We’re all so used to the fact that music videos are often little more than puff pieces, short distractions that are more concerned with artist ego than artistic merit, that it takes us a moment to figure out what to do with a music video that doesn’t play by those conventions. And that’s doubly try when the video is as abstract and surreal as the video for Colleen’s “The Happy Sea.”
We’re presented with nothing short of a landscape, albeit a landscape that might be envisioned by traditional Japanese landscape artists had they known about the Mandelbrot set. Delicate fractal images grow and pulse with uncanny life, hinting at birth, seasonal changes, memories, dreams, and more abstract concepts. It’s a perfect match for Colleen’s fluttering tones, kaleidoscopic sounds, and frosty sample treatments.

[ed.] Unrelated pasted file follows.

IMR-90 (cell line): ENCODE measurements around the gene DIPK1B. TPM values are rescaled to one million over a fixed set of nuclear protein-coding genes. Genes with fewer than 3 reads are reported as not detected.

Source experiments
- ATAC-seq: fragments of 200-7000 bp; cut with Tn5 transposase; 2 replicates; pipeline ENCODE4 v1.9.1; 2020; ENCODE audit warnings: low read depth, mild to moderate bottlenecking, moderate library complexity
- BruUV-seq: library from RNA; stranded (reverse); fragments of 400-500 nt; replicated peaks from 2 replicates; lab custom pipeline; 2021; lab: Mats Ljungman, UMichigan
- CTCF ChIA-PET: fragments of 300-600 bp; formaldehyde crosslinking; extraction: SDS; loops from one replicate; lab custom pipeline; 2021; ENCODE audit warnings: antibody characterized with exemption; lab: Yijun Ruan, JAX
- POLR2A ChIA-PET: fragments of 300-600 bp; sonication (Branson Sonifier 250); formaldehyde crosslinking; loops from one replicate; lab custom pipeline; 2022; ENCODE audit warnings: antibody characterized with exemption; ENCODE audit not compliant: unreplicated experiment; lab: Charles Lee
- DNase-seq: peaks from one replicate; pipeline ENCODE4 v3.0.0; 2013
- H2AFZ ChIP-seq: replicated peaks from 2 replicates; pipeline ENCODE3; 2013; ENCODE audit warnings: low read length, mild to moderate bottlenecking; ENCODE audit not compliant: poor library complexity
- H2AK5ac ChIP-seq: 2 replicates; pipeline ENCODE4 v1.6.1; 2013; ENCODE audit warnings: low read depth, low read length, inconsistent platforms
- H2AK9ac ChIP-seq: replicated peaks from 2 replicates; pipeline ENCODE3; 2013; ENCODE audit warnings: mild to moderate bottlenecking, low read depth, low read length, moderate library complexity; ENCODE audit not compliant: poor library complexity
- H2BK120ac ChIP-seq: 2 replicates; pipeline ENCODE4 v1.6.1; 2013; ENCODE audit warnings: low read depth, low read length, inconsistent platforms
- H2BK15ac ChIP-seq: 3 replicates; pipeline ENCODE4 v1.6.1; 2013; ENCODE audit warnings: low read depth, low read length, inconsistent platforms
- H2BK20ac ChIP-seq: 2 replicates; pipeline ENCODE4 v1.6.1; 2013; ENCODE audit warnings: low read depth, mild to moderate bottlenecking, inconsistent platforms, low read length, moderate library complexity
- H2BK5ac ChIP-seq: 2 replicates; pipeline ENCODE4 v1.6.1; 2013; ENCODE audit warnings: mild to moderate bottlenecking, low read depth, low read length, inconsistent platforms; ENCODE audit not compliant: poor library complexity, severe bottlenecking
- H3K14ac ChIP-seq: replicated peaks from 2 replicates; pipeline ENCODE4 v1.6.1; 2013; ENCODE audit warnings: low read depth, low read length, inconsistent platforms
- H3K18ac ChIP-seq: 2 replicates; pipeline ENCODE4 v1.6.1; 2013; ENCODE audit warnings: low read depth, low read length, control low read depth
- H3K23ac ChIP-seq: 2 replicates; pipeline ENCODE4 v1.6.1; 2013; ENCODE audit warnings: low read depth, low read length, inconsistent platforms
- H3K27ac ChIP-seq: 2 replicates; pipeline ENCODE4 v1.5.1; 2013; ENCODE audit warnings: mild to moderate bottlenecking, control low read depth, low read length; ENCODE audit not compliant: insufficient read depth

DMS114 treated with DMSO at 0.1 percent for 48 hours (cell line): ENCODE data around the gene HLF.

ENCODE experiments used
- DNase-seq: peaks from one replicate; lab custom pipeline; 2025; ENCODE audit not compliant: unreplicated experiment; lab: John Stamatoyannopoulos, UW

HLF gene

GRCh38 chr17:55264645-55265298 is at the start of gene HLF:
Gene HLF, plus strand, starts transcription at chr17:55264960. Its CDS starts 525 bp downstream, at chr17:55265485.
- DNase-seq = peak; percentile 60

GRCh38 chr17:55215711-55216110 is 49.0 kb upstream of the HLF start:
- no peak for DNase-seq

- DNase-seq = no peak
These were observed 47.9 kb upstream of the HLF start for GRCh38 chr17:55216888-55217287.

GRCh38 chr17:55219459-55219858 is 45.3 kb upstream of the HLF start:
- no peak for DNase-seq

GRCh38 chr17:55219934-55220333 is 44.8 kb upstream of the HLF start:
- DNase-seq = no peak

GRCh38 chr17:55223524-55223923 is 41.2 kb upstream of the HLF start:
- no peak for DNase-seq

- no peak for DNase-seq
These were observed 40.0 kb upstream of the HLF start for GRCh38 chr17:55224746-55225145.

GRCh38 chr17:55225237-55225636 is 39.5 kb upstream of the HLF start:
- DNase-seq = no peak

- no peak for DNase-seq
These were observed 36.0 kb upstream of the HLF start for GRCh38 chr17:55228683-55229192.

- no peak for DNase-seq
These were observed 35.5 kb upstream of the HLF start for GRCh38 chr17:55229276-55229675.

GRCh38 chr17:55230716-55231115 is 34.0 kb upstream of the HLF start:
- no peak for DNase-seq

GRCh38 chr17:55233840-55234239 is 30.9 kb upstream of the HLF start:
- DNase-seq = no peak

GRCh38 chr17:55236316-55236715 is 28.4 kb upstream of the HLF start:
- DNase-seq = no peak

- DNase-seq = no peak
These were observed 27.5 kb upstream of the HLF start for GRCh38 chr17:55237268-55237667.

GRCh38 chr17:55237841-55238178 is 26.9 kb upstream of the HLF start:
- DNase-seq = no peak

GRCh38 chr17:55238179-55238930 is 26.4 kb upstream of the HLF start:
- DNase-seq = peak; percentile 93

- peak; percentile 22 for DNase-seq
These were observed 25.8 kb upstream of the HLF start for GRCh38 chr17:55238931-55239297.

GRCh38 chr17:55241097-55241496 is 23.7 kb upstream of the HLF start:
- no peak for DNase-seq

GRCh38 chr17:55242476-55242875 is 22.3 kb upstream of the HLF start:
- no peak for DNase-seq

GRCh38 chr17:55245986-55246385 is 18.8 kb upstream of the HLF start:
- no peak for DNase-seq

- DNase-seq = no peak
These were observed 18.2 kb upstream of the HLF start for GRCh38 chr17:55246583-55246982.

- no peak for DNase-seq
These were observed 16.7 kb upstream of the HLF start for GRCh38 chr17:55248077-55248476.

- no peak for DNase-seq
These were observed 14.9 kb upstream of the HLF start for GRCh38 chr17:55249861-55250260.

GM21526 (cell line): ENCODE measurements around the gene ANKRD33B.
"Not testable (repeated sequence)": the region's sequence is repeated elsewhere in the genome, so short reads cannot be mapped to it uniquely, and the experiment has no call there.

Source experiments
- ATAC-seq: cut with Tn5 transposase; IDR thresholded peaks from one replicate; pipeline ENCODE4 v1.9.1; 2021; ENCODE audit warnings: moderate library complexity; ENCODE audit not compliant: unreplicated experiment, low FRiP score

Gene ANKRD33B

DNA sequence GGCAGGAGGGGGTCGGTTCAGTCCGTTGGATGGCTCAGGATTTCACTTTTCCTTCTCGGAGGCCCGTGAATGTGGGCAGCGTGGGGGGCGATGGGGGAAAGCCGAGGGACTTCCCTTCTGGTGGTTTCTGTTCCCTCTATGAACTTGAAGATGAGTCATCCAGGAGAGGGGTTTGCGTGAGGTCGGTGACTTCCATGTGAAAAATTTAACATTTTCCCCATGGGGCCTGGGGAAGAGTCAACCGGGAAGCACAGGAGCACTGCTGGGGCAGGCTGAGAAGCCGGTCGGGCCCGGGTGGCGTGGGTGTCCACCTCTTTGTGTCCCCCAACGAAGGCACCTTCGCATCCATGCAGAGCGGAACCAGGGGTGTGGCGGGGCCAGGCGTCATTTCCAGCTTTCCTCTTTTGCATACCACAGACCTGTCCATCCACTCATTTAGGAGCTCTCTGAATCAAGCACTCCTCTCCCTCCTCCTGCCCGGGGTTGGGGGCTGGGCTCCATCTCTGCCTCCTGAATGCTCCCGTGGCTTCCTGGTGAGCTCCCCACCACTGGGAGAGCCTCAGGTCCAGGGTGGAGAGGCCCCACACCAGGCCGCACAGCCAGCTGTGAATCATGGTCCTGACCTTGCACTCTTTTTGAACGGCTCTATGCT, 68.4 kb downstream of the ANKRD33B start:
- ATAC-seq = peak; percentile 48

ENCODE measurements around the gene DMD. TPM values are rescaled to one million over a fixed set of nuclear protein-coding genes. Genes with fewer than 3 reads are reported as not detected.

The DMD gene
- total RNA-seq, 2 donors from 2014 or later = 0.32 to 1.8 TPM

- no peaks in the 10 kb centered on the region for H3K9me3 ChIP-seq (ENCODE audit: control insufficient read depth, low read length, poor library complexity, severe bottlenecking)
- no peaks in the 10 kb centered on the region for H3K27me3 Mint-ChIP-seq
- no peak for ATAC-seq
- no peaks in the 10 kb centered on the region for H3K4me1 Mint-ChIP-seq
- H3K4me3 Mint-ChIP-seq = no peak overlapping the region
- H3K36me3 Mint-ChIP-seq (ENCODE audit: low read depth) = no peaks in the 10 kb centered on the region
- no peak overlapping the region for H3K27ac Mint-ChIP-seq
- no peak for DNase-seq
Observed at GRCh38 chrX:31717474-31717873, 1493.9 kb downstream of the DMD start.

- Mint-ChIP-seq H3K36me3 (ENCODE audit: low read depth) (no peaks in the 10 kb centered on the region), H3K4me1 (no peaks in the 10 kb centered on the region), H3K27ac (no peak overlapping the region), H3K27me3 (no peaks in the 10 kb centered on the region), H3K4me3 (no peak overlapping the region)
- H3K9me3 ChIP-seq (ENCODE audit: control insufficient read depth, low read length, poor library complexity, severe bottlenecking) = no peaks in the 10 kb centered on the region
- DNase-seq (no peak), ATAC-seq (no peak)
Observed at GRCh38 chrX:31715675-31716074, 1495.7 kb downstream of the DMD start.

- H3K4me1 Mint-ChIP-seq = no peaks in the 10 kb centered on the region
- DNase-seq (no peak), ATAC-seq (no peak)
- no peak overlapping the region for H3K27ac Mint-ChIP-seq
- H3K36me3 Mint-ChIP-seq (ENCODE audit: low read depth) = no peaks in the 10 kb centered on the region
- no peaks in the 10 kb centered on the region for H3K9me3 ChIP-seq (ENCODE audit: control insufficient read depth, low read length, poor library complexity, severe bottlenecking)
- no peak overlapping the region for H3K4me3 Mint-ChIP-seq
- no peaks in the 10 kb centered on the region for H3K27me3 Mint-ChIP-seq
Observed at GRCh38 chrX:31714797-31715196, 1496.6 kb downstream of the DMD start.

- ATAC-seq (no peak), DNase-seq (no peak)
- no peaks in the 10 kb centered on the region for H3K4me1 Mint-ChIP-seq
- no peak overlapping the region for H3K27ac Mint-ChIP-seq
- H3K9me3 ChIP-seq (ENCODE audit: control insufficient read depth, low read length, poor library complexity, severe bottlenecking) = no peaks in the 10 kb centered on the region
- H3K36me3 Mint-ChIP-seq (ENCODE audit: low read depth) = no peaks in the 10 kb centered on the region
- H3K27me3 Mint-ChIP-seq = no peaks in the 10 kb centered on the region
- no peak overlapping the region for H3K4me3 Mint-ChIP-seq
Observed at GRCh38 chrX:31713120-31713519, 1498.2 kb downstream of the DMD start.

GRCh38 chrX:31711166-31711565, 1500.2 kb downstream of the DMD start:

The most affecting part of the video for me is the very end, as the song fades out, one shimmering chime at a time. The fractal leaves slowly fall apart and fade away, holding on the way that autumn leaves desperately hold onto their branch in the face of a winter wind, and finally flying away in much the same manner. All that’s left is a blank canvas for a few seconds, a reminder of the color and life that once pulsed in accord to the music.
More of director Carolina Melis’ artwork can be found on her website.
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I've also written for Christ and Pop Culture, ScreenAnarchy, Filmwell, and Christian Research Journal. I pay the bills by creating beautiful user interfaces and websites for Firespring and Red Bicycle.